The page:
1 May 2015

Deal to end McDonald's zero-hour contracts

10:04 am on 1 May 2015

Unite Union says while all New Zealand's major fast food chains have now dumped contentious zero-hour contracts, whole industries are still using them.

A protest held in Auckland in mid-April against McDonald's zero-hour contracts.

A protest held by Unite in Auckland in mid-April against zero-hour contracts at McDonald's. Photo: RNZ / Henry Acland

The union said early this morning that it had reached an agreement with McDonald's to end the contracts, which require workers to be on-call but with no guaranteed work.

Unite national director Mike Treen said it was an historic agreement and a fundamental shift in the employment relationship for the most vulnerable workers in the country.

"I think it was the recognition that New Zealand society has changed. McDonald's is the largest company, so it was the biggest challenge for them, I think."

The deal announced today means 80 percent of the hours worked by McDonald's employees - based on what they work in a three-month period - will be guaranteed. A survey on hours worked will also be done every three months.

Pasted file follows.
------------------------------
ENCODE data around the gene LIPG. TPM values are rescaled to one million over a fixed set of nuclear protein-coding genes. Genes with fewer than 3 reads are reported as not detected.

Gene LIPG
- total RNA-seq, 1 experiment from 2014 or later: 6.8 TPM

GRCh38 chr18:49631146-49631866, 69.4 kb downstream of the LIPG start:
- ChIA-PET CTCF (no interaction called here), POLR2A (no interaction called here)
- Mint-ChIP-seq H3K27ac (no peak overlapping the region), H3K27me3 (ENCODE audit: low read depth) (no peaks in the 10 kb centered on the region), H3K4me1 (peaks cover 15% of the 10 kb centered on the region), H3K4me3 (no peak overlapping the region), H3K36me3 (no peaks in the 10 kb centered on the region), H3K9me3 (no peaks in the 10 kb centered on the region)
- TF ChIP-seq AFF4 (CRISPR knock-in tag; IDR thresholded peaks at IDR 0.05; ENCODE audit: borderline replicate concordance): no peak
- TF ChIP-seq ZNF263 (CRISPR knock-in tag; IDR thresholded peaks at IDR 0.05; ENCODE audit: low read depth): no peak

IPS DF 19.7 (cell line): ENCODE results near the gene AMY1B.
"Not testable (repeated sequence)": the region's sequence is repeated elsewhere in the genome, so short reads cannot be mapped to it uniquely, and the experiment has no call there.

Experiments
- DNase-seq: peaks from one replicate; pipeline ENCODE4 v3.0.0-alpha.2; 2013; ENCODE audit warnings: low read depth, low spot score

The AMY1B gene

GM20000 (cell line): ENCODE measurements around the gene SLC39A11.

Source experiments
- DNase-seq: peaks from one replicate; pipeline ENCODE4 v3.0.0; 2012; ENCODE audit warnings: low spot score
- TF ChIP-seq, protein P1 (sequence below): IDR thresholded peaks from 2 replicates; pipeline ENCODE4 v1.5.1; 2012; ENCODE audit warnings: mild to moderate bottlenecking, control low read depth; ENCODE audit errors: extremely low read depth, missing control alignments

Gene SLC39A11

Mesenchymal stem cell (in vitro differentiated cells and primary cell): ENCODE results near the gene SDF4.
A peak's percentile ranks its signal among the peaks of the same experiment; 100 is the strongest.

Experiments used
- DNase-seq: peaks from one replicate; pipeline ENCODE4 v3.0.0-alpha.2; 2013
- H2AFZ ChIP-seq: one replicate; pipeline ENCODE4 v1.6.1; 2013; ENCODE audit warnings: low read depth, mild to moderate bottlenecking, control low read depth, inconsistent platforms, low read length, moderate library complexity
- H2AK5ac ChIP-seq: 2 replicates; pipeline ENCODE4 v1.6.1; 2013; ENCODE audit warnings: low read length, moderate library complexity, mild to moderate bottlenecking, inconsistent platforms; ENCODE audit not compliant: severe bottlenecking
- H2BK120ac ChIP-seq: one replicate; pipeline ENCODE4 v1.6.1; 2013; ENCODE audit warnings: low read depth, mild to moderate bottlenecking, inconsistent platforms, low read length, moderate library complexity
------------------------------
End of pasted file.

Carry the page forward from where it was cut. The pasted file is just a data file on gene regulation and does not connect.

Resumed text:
In a statement, McDonald's confirmed an agreement had been reached and said the guaranteed hours would be offered from 1 October up to a 32-hour weekly cap.

The company said it acknowledged that security of hours was important to its staff, which is why it had agreed to end its zero-hour contracts.

It said it had already agreed in principle to write guaranteed hours into its employment agreements, and had been working on the technical details with the union since early April.

Mr Treen said planned strikes at McDonald's stores around the country today had been called off.

However, he said, in some cases it would be too late to cancel the action so supporters were urged to hold victory celebrations instead.

Law change may be necessary - Unite

Mr Treen told Morning Report the only remaining fast food chain the union would be targeting to get rid of zero-hour contracts would be Wendy's.

But, he added, the union had discovered industries such as security, cleaning and even some city councils appeared to still be using them.

He said the contracts had become a habit for some people and the real solution would be to change the law.

"This attitude that all the flexibility is on the side of the worker and no responsibility on the part of the employer has just got to change. It may need legislative action to ensure these changes."

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